I discovered I could squeeze under the front stoop. An opening on one side looked across the field. I was protected by brick walls on the other three sides. I had just enough room to sit with the battery and my carbine. Morning became afternoon. I had the overseas edition of Time magazine with me. I passed the day reading, interrupted by bouts of diarrhea. Everyone had it from stress and poor sanitation. Squatting and relieving, I was being pushed out the opening. Mid-afternoon, a drunken German soldier came rolling down the sidewalk in front of the railroad embankment, headed across the open field to surrender. He had a bag slung over his shoulder. Should I use him as a shield? If the fort was occupied by SS troops, would they shoot both of us? If Germans in the nearby building saw me, would they shoot? If GIs across the field saw us, would I be mistaken for a German? I decided to wait.
When darkness came, I crawled out, walked in front of the embankment wall across the field and through the underpass to look for K Company. I didn’t know the password and kept to the shadows. When I heard one of our patrols coming, I hid in a doorway until they were close. I called out “Halt!” They were startled, but didn’t shoot at an American voice. When I got the password, I felt more secure. After stopping several patrols, I found K Company headquarters.
Lt. Booker was not pleased. When he was not pleased, unpleasant things could happen to you. So it was. He pointed out I had endangered the company. If the SCR300 radio battery had failed, there would have been no communication with battalion headquarters. I was detailed to guide the cooks with our food from our point of departure that morning to our new location. In darkness, I retraced my path through the underpass, across the field past the walls of the fort, to the top of the hill where I found the cooks. Carrying the marmite cans with hot foot in them, we worked our way past the fort and through the city to K Company headquarters, then guided them back up the hill. I returned alone and before dawn guided the cooks down again with breakfast. We were never fired on. This time the cooks stayed with the company until their supply trucks came up. Later that day, Ft. Constantine surrendered.
One of my best memories was finding a toothbrush. I had lost mine about a week before. Settling into the bombed-out house, which we would occupy for several days, I found a German toothbrush on the floor. It had dark ersatz bristles and had probably been used to clean Wehrmacht boots and apply shoe polish. I had always managed to brush my teeth once a day, whether or not I washed my face and hands. Going without a toothbrush really bothered me. I set about boiling water in my canteen cup and cleaned my new toothbrush. I used it until the war was over.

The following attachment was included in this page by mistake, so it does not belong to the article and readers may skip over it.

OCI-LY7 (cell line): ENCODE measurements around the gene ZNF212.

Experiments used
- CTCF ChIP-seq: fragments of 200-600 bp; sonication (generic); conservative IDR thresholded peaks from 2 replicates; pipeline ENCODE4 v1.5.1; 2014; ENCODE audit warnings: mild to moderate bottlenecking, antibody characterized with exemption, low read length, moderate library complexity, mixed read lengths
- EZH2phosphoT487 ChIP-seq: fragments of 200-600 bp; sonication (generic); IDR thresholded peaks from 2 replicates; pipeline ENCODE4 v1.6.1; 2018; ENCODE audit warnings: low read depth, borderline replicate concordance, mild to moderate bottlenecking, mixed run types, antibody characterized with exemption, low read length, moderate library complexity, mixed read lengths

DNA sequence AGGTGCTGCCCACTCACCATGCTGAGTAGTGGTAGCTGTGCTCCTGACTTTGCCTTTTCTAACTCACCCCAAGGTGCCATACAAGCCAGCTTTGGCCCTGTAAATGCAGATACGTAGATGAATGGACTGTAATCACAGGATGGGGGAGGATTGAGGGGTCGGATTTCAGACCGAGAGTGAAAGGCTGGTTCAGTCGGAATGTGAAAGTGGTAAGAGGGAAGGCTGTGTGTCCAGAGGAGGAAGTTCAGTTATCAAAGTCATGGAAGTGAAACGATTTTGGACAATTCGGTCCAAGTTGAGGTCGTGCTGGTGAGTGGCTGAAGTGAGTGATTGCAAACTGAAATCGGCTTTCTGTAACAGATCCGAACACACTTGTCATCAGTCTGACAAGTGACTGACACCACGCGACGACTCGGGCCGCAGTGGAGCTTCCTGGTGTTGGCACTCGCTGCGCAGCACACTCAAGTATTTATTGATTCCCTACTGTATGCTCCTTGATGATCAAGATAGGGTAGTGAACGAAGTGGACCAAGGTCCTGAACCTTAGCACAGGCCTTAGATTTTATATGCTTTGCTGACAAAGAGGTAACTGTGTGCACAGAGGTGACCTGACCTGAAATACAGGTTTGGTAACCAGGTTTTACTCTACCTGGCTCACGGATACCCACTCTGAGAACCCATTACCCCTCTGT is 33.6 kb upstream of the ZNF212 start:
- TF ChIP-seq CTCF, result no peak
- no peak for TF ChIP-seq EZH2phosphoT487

Coblenz was now coming under our control. Enemy soldiers started surrendering to our patrols, rather than resisting. Some walked into our area voluntarily. They were searched in the street in front of company headquarters. There was soon a litter of paper and German marks. Then a store of champagne was discovered. The dealer was there, one of the few civilians we encountered. Being good American soldiers, we offered to buy his champagne with invasion currency, which looked like cigar coupons. “Nein – marks, marks,” he said. We looked at each other. “He wants German marks!” We ran back to the litter of marks on the street and returned with loads of currency. For the next few days, I had champagne at my ready disposal. My bed was next to a window without glass. None of the windows had glass. Under my bed, bottles of champagne were neatly stacked. When I awoke in the morning, I reached under the bed, extracted a bottle and tasted it. If it had turned and did not meet my standard, I tossed it out the window and got another.
John Kerr, another of our company headquarters personnel, and I were poking around abandoned buildings when we came on a cellar a foot deep in brandy. Someone had broken into large casks and allowed the brandy to flow out. It became our late afternoon ritual to scoop up half a pitcher and climb a fire escape on the remaining corner of a destroyed building. We pulled two chairs from the building and settled into them to enjoy the setting sun and sip brandy.
The good times ended in a few days. We loaded onto trucks and headed for Boppard to attempt a Rhine crossing.
Dick was born August 5, 1925 in Baltimore. He attended schools in Philadelphia and Pittsburgh and graduated from Hollidaysburg (PA) High School in June 1943. He entered the Army in September 1943, enrolled in ASTP (Army Specialized Training Program). His basic training was at Fort Benning, GA. After six months at Clemson A&M (now Clemson University), he was assigned to K-345 of the 87th Division at Ft. Jackson, South Carolina. He emerged from overseas duty virtually unscathed.
After discharge from Indiantown Gap Military Reservation in January 1946, he attended Pennsylvania State College, graduating in 1950. He is in the process of retiring after 57 years in sales and marketing in the aluminum industry. Dick is married, and has six children (5 sons, 1 daughter); 6 grandchildren, and 2 great-grandchildren.